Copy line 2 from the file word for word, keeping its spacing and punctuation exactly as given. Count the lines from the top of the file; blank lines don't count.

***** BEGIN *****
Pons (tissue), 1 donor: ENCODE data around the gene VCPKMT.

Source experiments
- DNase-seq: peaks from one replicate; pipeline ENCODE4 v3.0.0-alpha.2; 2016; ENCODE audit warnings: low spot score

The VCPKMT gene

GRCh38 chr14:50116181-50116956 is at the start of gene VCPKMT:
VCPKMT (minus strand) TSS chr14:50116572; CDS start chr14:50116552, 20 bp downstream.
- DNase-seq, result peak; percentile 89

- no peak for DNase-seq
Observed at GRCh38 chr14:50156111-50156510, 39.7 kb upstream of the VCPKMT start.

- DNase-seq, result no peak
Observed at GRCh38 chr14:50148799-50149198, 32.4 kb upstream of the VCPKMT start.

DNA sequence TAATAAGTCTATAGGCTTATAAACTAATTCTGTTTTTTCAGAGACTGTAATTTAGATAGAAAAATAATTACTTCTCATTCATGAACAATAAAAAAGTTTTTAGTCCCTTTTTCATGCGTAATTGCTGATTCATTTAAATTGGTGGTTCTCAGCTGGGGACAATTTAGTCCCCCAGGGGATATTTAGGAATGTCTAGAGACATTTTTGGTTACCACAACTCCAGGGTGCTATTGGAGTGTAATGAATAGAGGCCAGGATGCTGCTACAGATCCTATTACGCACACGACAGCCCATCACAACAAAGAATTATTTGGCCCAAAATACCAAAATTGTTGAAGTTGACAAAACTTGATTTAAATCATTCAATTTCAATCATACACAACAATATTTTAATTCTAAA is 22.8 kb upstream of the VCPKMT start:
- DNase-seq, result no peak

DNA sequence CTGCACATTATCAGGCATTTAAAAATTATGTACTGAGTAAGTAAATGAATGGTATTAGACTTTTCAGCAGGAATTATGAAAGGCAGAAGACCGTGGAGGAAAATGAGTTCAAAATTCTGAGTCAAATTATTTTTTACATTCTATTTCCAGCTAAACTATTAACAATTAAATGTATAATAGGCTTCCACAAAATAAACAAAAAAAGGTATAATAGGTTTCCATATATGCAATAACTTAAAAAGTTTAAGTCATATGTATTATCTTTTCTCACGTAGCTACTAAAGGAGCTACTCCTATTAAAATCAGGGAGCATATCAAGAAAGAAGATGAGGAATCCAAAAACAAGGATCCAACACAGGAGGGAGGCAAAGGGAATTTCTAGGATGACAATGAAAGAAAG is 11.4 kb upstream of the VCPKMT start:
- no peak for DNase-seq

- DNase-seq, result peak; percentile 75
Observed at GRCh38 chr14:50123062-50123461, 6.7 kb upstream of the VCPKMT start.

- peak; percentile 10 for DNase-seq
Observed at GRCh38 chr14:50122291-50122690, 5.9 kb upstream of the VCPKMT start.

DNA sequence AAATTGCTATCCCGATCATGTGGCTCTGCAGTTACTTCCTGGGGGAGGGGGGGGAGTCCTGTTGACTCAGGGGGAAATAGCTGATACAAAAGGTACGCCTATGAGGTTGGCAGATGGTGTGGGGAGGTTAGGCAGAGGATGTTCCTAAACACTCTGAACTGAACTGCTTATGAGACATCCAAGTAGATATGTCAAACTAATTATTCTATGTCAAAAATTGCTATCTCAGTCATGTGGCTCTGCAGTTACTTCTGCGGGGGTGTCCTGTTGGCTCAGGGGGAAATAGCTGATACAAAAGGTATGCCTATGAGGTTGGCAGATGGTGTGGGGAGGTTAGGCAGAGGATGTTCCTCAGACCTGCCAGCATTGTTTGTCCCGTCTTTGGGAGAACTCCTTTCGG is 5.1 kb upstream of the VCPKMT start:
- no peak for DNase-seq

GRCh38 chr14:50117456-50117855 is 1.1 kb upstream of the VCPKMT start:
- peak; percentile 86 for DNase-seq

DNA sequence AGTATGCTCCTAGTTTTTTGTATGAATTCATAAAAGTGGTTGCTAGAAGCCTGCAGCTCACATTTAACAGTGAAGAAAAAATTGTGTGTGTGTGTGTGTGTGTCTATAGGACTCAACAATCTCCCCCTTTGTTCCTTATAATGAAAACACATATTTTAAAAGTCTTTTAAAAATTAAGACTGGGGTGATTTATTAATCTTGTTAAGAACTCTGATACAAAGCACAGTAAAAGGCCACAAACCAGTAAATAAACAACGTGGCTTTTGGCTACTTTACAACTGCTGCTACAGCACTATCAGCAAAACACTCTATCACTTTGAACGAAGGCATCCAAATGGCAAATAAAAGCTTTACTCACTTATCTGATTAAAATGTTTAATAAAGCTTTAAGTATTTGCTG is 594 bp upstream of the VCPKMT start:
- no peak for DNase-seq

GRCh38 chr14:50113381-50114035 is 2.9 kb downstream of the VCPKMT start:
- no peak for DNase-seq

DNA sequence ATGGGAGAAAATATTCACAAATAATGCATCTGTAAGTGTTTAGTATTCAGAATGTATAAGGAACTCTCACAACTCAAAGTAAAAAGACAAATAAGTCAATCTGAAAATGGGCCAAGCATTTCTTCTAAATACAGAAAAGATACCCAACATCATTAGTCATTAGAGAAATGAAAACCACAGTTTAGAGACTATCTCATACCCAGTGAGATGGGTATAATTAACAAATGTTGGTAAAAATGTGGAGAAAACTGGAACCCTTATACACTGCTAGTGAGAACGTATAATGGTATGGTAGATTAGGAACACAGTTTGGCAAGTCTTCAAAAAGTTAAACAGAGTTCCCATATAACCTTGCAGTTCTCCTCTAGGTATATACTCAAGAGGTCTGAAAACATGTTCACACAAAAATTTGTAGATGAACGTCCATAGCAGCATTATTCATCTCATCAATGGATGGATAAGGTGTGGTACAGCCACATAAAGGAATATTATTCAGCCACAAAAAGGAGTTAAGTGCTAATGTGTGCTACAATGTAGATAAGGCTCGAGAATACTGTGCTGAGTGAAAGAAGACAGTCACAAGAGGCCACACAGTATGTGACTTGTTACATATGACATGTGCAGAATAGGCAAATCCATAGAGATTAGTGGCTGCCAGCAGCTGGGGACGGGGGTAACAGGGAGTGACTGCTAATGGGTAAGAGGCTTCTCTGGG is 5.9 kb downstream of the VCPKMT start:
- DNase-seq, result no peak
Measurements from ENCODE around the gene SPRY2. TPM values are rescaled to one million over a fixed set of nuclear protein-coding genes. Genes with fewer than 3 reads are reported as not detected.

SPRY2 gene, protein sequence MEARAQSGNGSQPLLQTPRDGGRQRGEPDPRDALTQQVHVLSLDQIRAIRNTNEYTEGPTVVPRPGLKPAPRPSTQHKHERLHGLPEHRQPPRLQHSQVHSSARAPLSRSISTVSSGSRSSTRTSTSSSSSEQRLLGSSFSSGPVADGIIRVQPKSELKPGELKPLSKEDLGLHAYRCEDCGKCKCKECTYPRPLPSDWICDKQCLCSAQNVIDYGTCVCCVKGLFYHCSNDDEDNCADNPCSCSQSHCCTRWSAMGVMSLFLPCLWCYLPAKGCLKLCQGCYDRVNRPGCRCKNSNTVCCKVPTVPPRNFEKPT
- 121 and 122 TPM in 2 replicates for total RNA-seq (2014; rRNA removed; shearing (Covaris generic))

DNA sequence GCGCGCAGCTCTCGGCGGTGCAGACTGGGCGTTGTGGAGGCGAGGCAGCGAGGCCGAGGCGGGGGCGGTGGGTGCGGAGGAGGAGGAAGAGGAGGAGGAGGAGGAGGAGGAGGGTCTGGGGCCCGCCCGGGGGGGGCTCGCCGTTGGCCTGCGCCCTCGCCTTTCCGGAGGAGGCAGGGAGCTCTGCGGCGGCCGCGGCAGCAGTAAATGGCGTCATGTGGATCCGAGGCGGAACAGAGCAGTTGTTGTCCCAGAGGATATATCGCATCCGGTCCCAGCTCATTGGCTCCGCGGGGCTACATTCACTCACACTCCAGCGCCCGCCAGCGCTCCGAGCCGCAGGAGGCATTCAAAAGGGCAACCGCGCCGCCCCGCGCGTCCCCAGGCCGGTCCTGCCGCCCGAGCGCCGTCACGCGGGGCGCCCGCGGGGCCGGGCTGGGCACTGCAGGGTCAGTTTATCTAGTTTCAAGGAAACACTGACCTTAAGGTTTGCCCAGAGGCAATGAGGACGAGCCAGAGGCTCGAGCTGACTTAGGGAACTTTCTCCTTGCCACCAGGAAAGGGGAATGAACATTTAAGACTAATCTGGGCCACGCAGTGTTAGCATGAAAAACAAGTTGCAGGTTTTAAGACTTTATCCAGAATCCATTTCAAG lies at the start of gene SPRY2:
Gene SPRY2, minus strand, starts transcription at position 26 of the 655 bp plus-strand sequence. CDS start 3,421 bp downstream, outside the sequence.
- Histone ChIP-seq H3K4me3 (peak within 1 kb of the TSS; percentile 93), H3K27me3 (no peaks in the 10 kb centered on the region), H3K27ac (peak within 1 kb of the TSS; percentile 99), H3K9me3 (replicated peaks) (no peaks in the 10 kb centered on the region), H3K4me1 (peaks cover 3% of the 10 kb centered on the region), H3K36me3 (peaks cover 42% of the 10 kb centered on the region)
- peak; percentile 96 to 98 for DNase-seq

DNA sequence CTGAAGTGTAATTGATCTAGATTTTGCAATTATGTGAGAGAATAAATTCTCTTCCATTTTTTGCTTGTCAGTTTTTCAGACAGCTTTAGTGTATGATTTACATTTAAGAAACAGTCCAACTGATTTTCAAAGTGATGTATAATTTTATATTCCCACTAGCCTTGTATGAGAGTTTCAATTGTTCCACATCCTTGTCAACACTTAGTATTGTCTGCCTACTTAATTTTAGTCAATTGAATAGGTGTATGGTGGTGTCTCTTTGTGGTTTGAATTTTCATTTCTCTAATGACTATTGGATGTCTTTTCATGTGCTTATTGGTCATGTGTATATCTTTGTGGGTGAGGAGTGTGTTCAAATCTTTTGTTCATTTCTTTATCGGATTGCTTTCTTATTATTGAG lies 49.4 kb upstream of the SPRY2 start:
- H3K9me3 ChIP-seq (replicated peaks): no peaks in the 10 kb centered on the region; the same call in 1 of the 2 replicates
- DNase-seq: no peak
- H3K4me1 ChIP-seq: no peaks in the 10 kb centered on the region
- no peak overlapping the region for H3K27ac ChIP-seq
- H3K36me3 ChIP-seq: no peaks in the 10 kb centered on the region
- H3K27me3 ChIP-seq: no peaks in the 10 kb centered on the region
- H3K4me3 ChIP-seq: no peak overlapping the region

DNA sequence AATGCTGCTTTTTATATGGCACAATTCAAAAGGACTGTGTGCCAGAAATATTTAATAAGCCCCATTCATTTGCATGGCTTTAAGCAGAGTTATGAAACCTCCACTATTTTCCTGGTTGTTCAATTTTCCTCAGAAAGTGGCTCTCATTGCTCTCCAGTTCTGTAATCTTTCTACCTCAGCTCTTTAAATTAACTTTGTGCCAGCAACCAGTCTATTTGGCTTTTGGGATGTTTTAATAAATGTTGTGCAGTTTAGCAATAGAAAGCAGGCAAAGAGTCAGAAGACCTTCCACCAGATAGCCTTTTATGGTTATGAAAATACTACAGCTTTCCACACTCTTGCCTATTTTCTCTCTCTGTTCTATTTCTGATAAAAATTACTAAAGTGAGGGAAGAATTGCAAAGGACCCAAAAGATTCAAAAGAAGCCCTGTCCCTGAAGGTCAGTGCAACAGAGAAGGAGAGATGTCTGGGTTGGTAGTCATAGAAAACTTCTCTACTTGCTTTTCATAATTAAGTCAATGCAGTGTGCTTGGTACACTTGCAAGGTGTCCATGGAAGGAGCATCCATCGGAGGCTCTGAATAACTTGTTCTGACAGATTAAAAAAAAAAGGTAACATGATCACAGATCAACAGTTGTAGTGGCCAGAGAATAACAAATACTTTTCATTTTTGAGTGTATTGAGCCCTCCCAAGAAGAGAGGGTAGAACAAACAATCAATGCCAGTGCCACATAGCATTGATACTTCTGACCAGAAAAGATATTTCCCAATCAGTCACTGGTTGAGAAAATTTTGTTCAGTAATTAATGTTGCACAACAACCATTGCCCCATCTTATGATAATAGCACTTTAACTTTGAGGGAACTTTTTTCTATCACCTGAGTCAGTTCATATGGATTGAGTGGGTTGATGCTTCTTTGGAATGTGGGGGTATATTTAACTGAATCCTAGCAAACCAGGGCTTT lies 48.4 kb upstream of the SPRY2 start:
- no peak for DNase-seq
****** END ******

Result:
Source experiments